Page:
make a road crossing

My model railway designs often feature some sort of interaction with a roadway. On Coy, the model was positioned to begin where the roadway ended. The current layout is bisected by a roadway that is not just a decorative scenic element but something around which the static and operational design had been keyed. Which is funny because I’m terrible at making model roads. It’s too easy to remember the last scene I completely and totally ruined by trying to make a road crossing or pave a road. I’ve learned to fear this. Paraphrasing a favourite and classic Heritage Minute: maybe it’s that plaster that is the problem?

The roadway in question? Easy enough to repeat the simple plan of the current project. Yeah, there it is.

  • Plaster starts to set the moment it’s mixed and I want more working time
  • Even if I stretch out the working time with an admixture the rate plaster cures at is always somewhere along a straight line from pancake batter to malleable iron
  • I can’t make decent formwork any more than I can flap my wings and fly

I could go on but dwelling on these points isn’t helping my self esteem and it just isn’t productive.

  • I want something that I can manipulate like plasticine
  • Instead of pouring a soupy mix of plaster I want something I can build up and place one tiny O scale shovel at a time

When I started building Coy’s track I would stick down some ties, fiddle with some paint and weathering on them, and start ballasting. I worked part by mood but also part as an acknowledgment of wanting to interact with the work on an almost elemental level where I’m teasing out the form interactively while the thing is being made. I loved how that felt. Where before it felt like layout construction was a series of boldly defined phases with fiercely defended start and end points this had a jazz feel where the paint played off a groovy line the ballast was laying down.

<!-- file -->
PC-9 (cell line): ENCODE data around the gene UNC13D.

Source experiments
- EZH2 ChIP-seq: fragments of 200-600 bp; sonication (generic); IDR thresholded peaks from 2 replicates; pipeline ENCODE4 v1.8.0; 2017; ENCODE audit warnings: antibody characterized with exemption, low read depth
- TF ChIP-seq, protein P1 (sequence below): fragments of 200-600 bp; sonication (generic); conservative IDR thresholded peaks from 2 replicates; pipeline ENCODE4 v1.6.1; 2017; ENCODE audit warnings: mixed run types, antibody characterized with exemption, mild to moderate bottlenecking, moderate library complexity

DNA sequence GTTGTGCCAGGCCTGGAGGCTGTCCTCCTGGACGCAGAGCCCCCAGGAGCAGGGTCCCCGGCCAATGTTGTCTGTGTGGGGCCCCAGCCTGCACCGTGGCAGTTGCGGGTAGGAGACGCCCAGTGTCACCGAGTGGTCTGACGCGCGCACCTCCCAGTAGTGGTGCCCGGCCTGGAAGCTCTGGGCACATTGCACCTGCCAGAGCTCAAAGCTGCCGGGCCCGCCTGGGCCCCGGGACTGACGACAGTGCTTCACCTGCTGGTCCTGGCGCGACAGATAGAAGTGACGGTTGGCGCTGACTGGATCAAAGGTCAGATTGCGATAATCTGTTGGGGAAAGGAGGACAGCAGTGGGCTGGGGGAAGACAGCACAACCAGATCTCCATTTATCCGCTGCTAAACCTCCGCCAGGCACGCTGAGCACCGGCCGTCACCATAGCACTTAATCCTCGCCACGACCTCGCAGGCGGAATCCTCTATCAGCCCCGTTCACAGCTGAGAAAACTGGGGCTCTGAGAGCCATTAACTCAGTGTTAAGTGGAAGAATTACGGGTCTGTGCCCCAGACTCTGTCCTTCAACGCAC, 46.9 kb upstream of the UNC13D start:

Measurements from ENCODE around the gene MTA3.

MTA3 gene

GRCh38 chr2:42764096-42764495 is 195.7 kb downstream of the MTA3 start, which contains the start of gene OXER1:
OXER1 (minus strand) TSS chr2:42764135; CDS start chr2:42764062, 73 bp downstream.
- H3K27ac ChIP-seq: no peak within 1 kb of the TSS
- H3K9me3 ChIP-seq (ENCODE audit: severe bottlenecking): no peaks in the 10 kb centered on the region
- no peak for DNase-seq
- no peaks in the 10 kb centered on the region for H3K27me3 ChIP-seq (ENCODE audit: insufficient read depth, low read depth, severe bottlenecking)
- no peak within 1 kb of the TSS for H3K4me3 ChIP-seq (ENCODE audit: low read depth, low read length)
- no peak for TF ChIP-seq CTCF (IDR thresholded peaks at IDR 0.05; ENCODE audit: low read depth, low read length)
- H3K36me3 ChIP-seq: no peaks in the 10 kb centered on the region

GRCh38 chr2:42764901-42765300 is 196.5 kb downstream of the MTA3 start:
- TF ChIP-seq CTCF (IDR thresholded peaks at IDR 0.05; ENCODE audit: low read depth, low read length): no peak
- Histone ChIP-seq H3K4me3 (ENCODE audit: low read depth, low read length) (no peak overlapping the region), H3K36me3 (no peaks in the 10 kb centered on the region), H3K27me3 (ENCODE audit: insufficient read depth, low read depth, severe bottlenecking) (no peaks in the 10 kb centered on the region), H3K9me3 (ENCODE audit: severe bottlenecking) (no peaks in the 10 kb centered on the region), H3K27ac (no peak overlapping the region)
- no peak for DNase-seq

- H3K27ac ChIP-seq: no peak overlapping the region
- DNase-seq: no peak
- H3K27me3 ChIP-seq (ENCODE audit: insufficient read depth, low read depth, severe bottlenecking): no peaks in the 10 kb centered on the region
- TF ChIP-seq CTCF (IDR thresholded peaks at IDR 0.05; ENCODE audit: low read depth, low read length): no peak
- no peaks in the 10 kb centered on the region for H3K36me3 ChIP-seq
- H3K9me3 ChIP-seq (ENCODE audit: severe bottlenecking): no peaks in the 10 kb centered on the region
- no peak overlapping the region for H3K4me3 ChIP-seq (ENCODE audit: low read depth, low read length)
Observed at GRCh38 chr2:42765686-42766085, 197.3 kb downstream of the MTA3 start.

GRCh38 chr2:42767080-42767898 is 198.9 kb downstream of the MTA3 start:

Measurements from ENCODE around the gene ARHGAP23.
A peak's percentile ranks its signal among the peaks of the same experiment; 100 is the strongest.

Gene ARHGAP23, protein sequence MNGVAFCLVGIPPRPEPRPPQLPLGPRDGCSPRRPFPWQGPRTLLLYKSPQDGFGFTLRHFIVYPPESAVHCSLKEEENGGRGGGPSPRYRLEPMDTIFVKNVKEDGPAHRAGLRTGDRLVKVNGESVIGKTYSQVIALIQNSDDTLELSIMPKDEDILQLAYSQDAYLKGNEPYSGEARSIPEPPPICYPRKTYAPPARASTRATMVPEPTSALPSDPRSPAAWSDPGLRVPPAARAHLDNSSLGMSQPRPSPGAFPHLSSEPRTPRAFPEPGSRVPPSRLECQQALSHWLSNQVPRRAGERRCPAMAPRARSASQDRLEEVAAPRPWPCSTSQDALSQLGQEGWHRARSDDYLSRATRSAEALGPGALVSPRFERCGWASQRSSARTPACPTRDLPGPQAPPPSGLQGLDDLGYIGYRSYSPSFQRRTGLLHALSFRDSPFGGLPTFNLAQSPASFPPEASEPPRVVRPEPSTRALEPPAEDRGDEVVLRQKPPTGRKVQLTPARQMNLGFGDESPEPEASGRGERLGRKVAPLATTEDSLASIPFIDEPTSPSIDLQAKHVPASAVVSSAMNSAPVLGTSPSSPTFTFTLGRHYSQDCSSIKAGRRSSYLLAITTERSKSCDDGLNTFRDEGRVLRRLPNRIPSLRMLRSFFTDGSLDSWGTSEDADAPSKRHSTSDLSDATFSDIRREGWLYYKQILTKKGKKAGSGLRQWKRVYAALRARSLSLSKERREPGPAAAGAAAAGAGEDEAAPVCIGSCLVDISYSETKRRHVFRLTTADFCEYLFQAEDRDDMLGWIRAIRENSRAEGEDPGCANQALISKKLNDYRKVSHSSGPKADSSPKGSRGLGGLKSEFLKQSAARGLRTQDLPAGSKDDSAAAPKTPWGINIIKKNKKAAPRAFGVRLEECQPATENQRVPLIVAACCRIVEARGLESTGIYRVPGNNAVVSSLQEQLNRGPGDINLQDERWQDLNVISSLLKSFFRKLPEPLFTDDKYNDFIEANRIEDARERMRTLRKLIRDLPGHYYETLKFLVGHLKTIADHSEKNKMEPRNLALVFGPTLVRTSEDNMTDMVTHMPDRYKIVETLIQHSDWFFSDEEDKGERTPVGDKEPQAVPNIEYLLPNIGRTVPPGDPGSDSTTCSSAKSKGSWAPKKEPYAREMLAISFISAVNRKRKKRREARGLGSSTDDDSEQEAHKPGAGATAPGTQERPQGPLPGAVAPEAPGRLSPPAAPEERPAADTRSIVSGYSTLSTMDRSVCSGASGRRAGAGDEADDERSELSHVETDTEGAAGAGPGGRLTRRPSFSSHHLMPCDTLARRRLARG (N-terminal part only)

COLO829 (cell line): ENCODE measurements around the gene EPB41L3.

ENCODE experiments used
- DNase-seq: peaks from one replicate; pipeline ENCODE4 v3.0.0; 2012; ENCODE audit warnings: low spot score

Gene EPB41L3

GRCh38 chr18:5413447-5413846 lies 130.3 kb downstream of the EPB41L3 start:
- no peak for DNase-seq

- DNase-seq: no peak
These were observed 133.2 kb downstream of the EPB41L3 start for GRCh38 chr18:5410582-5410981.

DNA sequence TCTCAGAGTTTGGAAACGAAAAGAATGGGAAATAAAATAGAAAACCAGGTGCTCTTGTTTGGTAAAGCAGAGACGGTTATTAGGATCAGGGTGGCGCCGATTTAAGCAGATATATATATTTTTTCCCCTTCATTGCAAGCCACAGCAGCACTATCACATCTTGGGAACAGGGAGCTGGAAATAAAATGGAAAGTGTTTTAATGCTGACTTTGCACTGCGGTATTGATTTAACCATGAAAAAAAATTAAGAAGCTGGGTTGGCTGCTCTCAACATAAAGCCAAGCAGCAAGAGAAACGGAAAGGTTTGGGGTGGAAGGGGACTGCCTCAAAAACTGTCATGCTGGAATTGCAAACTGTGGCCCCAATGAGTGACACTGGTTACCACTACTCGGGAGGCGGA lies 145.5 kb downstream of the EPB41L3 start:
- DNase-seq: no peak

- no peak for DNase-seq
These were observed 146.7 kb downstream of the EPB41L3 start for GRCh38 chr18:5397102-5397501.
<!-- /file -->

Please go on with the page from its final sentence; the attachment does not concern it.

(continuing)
I have a lot of Woodland Scenics medium grade “buff” ballast. Goodbye plaster and hello building up the basic form in ballast. I carefully built up the profile and the ballast is continued across the tracks. The crossing boards are Northeastern stripwood and as soon as this first layer of ballast was glued I added these boards into place.

When I first started this work I had in mind boards forming the flangeways and infilled between with dirt and clay. I think I thought that would work because I was thinking of rails further apart. Turning to Robert Jones’ Two Feet to series of books showed how Monson and Kennebec Central crossings were just planked straight across.

My intention throughout was to use the ballast to incrementally build up the profile. In this way it didn’t matter what the colour of the ballast was and it didn’t even matter what grade the ballast was. What did matter was how precisely I could place it and how much I could control how much I added. Unlike plaster, if I added too much I just picked it up and moved on with my life.

I’ve already confessed my relationship with non-sanded tile grout and this was my secret weapon here. With the crossing boards in place, distressed, and stained; and the “ballast” built up to create the main profile of the road, I shifted to layers of non-sanded grout. Non-sanded grout likes thin layers so this took several applications of grout. On my regular track I’m careful to control where the grout lands but here I wanted it to fill in and around the crossing boards. Some of those boards are damaged and clay is accumulating and I love how the flangeways are starting to fill in.

Initially it didn’t bother me the colour or grade of the ballast but by this stage I find I’m grateful for both. Most of this tile grout but I can see rocks (ballast) breaching that surface and those contribute texture to the road. This is how the road looks today. I don’t have any O scale vehicles so have paused this here. As soon as I do have some I’ll use them to help me define the center of each lane and in those areas I want to add some grass and weeds. This road is used but not so much that nature isn’t winning its argument.